“Ash sticks to skin, and when your hands are covered in your loved one’s ashes, wiping them on your jeans might feel a tad disrespectful. If you’re releasing ashes somewhere without easy access to water, bring a bottle of water and dry paper towels for clean-up afterwards.”
I would bring wet wipes with me – I use those things for everything!
That type of insight can only come from someone with experience. Do you have friends or family that have scattered before? Don’t be afraid to ask them questions – you would be surprised at how forthcoming people will be.
Another great option is a Scattering Tube Urn – They are made specifically to simplify scattering of cremated remains (ashes). The removable lid is easy and convenient to use. Because there is no plastic or metal component to the urn it can be composted or recycled after its final use.
Biodegradable Floating Urns
If you plan to purchase a floating urn that is designed to biodegrade over time – plan for letting it go into deep water. This type of urn does not sink immediately nor will it instantly dissolve. They are meant for deep water where the urn will momentarily float then slowly sink and biodegrade over time on the ocean or lake floor. A floating urn will be completely useless in shallow water.
The most common problem found with biodegradable floating urns is that whoever has transferred the cremated remains has NOT put them into the biodegradable bag that usually accompanies the urn. This will cause the urn to float rather than sink.
Another great piece of advise:
If you’re putting the cremated remains into a body of water, buy or pick fresh flowers and release them together. This will allow you to visually follow the ‘ash flow’ and makes the ceremony slightly less melancholy. Remember to de-stem the flowers in advance.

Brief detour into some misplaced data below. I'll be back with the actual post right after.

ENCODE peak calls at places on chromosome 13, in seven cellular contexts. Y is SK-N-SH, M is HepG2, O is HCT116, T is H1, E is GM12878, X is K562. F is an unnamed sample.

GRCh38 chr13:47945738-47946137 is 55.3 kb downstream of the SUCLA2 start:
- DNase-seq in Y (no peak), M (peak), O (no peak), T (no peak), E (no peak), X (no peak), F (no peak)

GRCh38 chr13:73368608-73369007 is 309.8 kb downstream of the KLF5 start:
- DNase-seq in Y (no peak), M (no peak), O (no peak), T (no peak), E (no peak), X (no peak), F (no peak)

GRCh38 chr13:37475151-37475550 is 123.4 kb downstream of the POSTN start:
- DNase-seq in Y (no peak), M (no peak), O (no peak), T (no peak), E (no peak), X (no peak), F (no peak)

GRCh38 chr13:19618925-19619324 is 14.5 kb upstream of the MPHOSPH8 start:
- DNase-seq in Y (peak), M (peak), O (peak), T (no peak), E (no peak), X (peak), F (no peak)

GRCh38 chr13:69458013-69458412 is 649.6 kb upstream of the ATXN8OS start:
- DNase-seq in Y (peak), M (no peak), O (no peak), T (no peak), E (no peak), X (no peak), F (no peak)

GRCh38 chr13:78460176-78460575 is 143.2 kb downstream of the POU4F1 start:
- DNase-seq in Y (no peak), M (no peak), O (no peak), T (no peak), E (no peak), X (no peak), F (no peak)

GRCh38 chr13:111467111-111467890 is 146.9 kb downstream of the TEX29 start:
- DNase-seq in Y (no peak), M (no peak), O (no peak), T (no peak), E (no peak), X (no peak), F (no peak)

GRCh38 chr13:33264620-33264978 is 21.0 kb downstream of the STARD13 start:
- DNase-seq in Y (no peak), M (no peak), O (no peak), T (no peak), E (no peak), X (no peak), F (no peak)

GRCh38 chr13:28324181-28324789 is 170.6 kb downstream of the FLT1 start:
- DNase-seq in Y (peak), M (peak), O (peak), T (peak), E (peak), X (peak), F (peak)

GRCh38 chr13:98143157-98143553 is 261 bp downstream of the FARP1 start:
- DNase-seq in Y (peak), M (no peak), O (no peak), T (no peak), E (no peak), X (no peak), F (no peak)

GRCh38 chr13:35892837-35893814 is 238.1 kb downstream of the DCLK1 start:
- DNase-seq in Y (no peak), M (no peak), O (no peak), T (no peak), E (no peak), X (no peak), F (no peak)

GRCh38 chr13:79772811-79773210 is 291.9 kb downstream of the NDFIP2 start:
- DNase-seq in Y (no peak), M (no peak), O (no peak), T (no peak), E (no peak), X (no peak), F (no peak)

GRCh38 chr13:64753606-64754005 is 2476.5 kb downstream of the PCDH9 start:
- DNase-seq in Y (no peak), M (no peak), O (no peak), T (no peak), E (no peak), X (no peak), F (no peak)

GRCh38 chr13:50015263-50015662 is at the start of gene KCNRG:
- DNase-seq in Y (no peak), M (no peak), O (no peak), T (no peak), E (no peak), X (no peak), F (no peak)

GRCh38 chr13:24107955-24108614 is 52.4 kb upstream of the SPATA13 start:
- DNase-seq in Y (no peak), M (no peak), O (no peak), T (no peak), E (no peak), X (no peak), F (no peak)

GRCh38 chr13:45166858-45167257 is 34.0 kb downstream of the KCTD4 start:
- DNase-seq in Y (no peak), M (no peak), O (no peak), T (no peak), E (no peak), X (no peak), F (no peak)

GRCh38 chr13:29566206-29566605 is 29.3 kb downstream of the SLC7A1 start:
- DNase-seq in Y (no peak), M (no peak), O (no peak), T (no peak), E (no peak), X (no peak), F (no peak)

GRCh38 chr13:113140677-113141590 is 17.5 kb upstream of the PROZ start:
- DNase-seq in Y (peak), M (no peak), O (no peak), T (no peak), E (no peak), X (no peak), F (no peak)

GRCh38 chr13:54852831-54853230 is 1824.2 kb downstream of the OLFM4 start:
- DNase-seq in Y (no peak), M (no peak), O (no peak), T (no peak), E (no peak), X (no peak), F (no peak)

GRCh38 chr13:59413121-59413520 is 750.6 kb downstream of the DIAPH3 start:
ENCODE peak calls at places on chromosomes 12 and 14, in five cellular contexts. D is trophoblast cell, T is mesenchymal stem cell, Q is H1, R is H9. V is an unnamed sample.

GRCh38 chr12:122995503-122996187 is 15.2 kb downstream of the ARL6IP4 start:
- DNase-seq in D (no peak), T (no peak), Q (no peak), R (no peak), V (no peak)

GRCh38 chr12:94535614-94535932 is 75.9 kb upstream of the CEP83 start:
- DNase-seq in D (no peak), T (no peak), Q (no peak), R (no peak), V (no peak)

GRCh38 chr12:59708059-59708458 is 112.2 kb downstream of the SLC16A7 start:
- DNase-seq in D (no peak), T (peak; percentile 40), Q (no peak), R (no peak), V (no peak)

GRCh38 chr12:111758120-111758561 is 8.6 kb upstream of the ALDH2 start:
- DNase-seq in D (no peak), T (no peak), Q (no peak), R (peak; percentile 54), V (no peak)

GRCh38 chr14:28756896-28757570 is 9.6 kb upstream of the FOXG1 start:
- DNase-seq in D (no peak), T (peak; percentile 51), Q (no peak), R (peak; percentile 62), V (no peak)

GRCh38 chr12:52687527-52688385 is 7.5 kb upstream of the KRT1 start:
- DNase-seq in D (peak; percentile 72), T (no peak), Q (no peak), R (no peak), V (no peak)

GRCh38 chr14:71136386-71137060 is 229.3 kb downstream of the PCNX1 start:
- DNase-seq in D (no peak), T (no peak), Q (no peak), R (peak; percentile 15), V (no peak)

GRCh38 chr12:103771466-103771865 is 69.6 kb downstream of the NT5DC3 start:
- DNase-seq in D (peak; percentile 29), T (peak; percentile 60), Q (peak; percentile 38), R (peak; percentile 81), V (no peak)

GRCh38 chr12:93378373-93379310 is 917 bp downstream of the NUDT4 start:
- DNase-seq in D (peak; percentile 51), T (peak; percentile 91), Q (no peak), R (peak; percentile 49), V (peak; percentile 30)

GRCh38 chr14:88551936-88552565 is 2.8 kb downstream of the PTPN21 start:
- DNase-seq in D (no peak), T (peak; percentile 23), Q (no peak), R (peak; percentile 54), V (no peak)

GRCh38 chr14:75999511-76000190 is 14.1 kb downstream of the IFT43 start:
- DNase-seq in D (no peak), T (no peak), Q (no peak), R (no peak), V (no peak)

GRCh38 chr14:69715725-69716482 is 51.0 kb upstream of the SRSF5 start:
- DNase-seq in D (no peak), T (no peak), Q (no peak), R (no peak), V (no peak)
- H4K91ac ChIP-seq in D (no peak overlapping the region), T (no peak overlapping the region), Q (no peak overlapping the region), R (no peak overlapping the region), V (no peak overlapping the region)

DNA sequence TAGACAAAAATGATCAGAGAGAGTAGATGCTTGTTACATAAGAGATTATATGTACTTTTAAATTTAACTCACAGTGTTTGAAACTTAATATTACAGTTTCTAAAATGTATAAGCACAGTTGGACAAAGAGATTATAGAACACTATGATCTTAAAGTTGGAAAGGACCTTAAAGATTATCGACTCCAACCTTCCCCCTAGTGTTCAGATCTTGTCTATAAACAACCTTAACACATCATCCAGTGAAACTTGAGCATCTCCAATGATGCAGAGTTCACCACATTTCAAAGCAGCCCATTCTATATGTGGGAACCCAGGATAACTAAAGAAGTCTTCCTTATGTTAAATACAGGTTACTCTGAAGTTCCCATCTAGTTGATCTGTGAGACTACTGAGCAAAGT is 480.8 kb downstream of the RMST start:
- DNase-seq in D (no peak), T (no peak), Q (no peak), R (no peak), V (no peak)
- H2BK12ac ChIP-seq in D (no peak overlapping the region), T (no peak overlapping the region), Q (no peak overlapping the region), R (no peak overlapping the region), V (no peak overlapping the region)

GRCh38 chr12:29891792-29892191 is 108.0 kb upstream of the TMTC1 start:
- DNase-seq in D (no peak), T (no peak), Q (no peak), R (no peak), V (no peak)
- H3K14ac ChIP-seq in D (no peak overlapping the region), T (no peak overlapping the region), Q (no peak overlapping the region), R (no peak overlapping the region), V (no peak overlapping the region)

A couple notes to mention regarding Alberta & Ontario…
Scattering is permitted, however there may be some restrictions in the forest and wilderness areas of the Banff and Jasper National Parks. Your Alberta Funeral Directors should be up to date on all Acts & Regulations in their province.
There are no provincial regulations that prohibit the scattering of cremated remains on land, sea or by air. However, no person is allowed to scatter anything on any property without permission from the landowner.
Strange fact – National parks prohibit the scattering of cremated remains in water,
although you may “cast them to the wind” without obtaining permission.
I suppose it would be worth mentioning that a floating urn would not be an acceptable option in the water of a National Park.
UPDATE: Alberta released new guidelines in the Spring of 2019 – New guidelines state that ashes may be scattered on unoccupied provincial government-owned Crown land or water, including provincial parks, without official government approval.
You are allowed to scatter ashes on Crown land in Ontario that is unoccupied – including those covered by water. Crown land includes provincial parks and conservation reserves, and the Great Lakes. Same as the other provinces; no person is allowed to scatter anything on any property without permission from the landowner.